Editor Paul Armstrong suddenly looks limp-wristed following yesterday’s announcement that WA Newspapers CEO, the board chairman and two other directors were resigning.

In his bid earlier this year to turf out WAN’s directors, Kerry Stokes made plain his disdain for both the editor and the performance of the group’s leading masthead, The West Australian . There’s no doubt this is a significant victory for Stokes and his supporters.

But Armstrong’s likely demise will be greeted with mixed reaction. Those rusted-on readers of The West have supported the feisty, stick-it-up-your jumper approach of the combative editor when confronted with criticism of his paper.

And there’s much to admire about the way in which Armstrong has pursued a strong, independent line of journalism and the public support of his journalists when they are under attack, especially from politicians and the courts.

However, the editorial excesses in which the editor had a direct and overpowering influence has caused considerable angst within the broader industry and informed community.

Perhaps the most obvious manifestations of this were the multiple adverse judgments against the newspaper by the The Australian Press Council. As with all criticism, Armstrong simply regarded this as unwanted and unjustified interference in his running of the newspaper.

But the APC adverse judgements were accompanied by much more serious criticism of the editorial standards of the newspaper.

In an article commissioned, but not published, by The Bulletin before its demise, more than two dozen sources across journalism, politics, and academia told me of their concerns over the decline of The West .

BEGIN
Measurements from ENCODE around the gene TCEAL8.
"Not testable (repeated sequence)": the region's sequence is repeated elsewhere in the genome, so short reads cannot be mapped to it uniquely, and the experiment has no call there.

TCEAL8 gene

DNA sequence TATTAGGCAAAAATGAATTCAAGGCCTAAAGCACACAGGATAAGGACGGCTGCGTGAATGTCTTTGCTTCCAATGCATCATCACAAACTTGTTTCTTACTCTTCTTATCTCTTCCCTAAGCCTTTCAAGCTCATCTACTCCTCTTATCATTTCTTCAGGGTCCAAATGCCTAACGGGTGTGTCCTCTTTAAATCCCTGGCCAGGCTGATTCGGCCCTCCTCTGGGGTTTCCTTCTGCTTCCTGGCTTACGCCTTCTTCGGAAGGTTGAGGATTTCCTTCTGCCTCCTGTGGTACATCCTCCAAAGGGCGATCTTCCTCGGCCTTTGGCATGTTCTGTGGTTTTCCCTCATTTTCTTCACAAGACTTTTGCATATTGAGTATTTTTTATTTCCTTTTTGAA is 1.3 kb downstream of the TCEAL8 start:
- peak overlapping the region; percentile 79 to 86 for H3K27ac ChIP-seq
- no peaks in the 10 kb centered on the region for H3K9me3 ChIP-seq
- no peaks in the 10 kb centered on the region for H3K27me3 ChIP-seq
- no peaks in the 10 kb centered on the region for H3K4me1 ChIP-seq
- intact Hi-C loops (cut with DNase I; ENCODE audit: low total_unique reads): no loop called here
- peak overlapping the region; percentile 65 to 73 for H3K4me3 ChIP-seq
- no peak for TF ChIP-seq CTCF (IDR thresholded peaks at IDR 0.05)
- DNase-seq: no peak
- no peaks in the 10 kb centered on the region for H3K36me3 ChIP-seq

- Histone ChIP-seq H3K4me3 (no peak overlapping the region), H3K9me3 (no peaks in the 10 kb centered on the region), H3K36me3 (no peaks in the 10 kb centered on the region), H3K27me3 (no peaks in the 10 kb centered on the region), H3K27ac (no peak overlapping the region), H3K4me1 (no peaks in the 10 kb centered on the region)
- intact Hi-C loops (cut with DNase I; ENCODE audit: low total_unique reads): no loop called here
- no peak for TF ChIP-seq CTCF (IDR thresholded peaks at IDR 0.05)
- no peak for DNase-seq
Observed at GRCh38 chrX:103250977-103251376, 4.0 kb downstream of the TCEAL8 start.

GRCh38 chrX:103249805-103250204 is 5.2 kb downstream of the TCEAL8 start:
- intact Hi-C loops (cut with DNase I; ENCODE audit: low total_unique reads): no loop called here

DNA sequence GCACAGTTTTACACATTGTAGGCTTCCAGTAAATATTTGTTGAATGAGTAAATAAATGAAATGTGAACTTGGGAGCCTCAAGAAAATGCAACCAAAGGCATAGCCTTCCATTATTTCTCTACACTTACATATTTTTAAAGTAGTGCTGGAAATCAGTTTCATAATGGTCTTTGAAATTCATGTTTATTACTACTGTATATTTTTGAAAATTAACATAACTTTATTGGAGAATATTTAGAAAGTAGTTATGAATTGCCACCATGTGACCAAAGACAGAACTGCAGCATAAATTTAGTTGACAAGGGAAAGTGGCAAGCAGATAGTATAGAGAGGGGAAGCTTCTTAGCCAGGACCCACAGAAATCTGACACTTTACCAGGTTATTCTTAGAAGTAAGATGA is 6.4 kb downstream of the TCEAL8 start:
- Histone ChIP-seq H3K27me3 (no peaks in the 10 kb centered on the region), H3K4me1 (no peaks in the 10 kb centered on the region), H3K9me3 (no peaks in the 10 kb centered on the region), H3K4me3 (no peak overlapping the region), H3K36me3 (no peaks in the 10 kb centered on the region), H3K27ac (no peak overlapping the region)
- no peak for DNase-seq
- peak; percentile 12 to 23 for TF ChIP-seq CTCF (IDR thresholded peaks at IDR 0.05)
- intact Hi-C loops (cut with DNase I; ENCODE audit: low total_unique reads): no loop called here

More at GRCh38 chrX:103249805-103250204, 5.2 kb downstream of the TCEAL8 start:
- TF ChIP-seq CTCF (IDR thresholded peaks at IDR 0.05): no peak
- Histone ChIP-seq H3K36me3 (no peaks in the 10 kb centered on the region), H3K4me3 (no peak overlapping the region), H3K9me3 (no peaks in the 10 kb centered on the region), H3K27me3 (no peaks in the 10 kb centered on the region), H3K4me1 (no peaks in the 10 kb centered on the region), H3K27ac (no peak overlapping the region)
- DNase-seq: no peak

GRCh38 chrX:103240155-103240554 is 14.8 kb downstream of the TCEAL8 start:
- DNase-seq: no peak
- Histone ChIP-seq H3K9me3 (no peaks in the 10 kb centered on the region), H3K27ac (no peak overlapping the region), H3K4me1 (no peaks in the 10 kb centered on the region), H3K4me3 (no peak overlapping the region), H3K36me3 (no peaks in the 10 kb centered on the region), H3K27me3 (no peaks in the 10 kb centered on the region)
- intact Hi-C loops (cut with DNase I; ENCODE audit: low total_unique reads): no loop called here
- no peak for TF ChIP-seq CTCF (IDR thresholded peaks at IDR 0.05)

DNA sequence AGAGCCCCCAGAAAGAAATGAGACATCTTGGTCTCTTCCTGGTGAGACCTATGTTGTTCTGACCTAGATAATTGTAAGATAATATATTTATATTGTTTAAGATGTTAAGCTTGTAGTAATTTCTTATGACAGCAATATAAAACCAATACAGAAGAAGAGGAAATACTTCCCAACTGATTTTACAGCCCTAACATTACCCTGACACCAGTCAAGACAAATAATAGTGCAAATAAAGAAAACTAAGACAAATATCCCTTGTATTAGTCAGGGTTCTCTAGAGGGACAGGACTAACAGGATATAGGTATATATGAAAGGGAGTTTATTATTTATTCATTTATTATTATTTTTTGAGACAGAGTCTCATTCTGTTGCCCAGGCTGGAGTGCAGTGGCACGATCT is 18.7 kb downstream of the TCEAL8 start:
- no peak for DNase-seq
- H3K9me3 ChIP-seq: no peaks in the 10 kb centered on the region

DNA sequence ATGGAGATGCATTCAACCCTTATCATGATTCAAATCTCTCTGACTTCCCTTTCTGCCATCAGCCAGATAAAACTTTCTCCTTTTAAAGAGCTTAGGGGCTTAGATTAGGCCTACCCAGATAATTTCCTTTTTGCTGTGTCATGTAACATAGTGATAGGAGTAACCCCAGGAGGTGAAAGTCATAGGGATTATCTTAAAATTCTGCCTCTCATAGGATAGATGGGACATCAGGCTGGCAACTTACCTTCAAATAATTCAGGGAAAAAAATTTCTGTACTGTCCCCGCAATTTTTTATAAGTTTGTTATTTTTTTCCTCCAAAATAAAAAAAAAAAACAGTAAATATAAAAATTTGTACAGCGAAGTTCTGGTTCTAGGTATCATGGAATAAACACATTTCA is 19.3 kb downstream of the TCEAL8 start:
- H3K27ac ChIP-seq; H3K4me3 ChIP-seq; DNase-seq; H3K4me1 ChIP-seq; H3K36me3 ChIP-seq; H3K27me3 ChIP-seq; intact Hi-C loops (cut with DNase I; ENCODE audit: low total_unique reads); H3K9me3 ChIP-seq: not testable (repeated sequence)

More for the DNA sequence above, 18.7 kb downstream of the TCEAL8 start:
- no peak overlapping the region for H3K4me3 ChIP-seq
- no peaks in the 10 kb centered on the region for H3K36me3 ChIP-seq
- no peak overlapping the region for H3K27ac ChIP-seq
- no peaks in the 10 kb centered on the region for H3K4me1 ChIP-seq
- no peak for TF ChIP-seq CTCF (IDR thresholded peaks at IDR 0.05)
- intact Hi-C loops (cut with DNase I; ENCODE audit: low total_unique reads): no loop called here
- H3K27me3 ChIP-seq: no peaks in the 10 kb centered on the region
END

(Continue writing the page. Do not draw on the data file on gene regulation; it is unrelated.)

The most strident criticism came from Labor Attorney-General and Health Minister Jim McGinty, who, both in and outside parliament, accused the editor of corrupting the ethics of young journalists.

While McGinty was a frequent target of editorial attacks, politicians from other parties were also highly critical of Armstrong.

In a guest lecture to journalism students at Curtin University, McGinty warned students to be prepared to be corrupted should they get a job at the newspaper.

Former premier Alan Carpenter, who was a prominent journalist before entering politics, was also an outspoken critic of the editorial standards of The West .

One prominent newspaper editor said the major problem was that a reader could no longer be satisfied that what was published was true, given the editorial slant that accompanied many stories.

Other sources said the editor should be sacked for bringing the newspaper into disrepute. And this, combined with a continuing decline in circulation in a monopoly market, is likely to prompt Stokes to act sooner rather than later.

In many circles the newspaper has become a laughing stock. You come across people all the time in business, professional and social circles who say they no longer buy the newspaper because they can’t stand it.

It will take a gifted editor backed by a media-savvy board and CEO to restore The West ’s trashed reputation.

Peter Fray

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